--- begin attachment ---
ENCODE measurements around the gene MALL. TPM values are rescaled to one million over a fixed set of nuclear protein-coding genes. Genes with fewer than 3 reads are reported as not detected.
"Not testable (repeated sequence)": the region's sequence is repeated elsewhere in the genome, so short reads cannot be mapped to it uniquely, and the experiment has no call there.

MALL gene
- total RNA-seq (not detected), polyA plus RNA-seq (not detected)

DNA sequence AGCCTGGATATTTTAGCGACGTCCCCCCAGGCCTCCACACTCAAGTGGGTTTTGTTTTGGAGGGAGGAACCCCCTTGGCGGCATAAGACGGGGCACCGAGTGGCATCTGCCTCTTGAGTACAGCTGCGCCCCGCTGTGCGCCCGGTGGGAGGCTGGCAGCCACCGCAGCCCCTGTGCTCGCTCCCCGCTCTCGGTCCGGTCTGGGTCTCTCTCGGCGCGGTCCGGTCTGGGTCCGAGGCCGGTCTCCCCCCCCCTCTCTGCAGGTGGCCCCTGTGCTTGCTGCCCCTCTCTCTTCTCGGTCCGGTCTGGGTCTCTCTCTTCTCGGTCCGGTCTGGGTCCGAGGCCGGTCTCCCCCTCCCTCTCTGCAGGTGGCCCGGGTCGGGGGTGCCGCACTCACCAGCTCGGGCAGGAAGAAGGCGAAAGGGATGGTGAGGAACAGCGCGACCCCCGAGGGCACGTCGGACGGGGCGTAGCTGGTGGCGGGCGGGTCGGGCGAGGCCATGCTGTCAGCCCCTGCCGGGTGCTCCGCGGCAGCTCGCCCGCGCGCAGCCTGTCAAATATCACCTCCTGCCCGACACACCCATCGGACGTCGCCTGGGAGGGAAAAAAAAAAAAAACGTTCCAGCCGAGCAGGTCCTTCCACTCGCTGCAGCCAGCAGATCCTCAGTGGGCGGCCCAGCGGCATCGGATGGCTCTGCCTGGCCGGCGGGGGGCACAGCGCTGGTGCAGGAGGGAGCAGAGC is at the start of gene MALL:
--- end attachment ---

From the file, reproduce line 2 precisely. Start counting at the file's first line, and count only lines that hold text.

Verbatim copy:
"Not testable (repeated sequence)": the region's sequence is repeated elsewhere in the genome, so short reads cannot be mapped to it uniquely, and the experiment has no call there.